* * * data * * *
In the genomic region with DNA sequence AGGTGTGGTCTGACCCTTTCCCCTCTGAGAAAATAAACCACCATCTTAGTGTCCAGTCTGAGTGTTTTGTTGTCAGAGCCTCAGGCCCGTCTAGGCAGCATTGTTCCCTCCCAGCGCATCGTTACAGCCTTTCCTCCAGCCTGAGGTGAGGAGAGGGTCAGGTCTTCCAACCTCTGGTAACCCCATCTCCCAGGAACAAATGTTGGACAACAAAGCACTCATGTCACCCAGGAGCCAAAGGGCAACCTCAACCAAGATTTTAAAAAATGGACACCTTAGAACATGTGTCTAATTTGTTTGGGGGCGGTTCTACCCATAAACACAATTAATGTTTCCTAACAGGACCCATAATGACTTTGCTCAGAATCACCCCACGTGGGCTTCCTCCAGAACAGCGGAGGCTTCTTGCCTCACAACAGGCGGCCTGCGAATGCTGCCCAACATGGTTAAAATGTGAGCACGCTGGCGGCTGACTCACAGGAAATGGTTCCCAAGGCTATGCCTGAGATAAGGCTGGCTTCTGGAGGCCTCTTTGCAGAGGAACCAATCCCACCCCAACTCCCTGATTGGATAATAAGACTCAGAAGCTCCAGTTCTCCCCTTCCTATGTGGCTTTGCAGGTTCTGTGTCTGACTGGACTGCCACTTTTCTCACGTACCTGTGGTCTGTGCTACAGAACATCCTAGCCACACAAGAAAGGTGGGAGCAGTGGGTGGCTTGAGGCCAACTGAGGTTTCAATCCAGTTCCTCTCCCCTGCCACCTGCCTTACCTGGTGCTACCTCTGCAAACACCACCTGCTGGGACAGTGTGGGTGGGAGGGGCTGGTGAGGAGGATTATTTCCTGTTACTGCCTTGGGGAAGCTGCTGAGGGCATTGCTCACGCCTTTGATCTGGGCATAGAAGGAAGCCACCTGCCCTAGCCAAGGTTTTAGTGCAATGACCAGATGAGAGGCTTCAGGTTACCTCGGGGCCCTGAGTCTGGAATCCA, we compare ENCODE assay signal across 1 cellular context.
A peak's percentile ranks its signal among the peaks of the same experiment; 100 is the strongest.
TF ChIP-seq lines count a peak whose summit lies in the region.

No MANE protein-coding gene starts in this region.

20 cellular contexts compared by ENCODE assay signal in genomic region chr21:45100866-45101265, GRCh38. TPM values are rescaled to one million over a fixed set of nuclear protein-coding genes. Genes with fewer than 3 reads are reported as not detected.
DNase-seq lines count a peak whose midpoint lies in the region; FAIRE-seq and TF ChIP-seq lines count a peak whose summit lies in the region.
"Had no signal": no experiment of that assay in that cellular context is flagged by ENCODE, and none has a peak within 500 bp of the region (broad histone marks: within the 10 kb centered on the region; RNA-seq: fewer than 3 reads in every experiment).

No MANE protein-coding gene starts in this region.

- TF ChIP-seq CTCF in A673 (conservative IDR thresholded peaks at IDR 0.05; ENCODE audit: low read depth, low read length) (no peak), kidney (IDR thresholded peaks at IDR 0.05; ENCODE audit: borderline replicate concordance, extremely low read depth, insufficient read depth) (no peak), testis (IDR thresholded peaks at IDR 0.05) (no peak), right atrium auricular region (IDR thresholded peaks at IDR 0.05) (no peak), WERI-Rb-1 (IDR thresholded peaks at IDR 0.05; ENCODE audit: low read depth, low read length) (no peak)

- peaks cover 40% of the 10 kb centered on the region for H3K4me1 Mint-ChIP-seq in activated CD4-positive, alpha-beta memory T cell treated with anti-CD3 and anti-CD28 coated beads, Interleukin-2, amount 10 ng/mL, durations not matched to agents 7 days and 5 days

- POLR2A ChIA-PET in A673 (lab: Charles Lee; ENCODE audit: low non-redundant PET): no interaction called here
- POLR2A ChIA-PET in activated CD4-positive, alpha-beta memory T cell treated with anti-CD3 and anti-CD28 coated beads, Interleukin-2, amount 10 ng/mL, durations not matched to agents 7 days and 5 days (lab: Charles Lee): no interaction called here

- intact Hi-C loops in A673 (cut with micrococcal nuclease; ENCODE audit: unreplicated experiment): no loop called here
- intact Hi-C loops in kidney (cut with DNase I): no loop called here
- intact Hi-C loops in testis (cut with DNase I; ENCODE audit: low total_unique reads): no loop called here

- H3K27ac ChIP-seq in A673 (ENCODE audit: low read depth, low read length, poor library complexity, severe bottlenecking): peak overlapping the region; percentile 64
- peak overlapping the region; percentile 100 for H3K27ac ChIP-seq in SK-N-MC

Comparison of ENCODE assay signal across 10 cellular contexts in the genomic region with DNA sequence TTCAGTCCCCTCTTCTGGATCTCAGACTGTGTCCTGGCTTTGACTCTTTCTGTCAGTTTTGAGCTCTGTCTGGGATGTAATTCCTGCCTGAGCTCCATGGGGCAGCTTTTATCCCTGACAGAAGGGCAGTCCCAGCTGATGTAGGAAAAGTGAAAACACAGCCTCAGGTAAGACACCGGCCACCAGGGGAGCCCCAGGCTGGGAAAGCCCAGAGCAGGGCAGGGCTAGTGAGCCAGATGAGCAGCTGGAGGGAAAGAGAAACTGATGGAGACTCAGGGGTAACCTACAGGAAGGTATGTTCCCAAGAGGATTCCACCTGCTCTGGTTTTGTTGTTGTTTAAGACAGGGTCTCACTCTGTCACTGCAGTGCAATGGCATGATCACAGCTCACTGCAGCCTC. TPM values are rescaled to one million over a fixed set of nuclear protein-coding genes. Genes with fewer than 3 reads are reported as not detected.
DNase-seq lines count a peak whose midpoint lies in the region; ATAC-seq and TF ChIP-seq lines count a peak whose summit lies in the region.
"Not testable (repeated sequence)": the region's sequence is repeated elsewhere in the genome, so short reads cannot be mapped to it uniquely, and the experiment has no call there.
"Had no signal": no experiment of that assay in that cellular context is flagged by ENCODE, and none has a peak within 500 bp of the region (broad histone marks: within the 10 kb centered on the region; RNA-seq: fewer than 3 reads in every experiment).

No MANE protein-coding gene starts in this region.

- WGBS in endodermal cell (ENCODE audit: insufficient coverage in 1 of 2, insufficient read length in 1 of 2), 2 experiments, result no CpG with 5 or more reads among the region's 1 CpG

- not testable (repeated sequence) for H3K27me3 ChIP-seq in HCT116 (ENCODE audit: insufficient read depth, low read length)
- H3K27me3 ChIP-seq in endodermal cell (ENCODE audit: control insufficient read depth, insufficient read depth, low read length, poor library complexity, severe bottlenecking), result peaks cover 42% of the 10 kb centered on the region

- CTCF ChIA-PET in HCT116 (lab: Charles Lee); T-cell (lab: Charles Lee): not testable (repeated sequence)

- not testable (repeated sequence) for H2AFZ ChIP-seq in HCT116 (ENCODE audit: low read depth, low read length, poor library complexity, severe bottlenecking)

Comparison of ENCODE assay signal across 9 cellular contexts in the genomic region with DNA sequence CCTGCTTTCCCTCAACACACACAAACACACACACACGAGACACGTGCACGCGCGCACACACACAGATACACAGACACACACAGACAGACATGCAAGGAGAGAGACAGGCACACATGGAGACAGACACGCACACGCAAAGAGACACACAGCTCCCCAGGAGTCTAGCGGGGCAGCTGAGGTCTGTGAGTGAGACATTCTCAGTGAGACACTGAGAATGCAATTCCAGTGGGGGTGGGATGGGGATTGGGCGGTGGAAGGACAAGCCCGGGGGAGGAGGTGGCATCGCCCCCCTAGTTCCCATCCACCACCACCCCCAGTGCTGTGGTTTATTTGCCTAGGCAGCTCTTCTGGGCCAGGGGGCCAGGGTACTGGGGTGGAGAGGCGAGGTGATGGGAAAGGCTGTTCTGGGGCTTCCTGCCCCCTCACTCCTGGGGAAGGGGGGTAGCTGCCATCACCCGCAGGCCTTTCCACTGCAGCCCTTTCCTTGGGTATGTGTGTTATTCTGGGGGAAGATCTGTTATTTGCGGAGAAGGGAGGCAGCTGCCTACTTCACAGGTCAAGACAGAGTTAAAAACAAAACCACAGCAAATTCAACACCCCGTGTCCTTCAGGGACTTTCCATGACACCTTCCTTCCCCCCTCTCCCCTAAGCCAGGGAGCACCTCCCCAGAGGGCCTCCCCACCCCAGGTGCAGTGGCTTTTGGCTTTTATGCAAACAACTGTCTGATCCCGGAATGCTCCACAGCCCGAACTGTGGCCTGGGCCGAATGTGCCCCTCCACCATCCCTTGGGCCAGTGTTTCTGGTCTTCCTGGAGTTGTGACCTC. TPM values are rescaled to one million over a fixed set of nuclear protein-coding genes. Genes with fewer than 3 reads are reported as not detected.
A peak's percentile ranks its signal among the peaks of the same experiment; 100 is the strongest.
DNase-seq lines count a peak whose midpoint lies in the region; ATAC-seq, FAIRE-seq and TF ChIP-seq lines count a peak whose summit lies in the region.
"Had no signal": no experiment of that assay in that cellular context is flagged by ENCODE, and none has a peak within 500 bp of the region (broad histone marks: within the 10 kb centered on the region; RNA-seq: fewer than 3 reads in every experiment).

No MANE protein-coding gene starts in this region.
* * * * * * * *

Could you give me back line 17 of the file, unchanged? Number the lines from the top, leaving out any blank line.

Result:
- peak overlapping the region; percentile 100 for H3K27ac ChIP-seq in SK-N-MC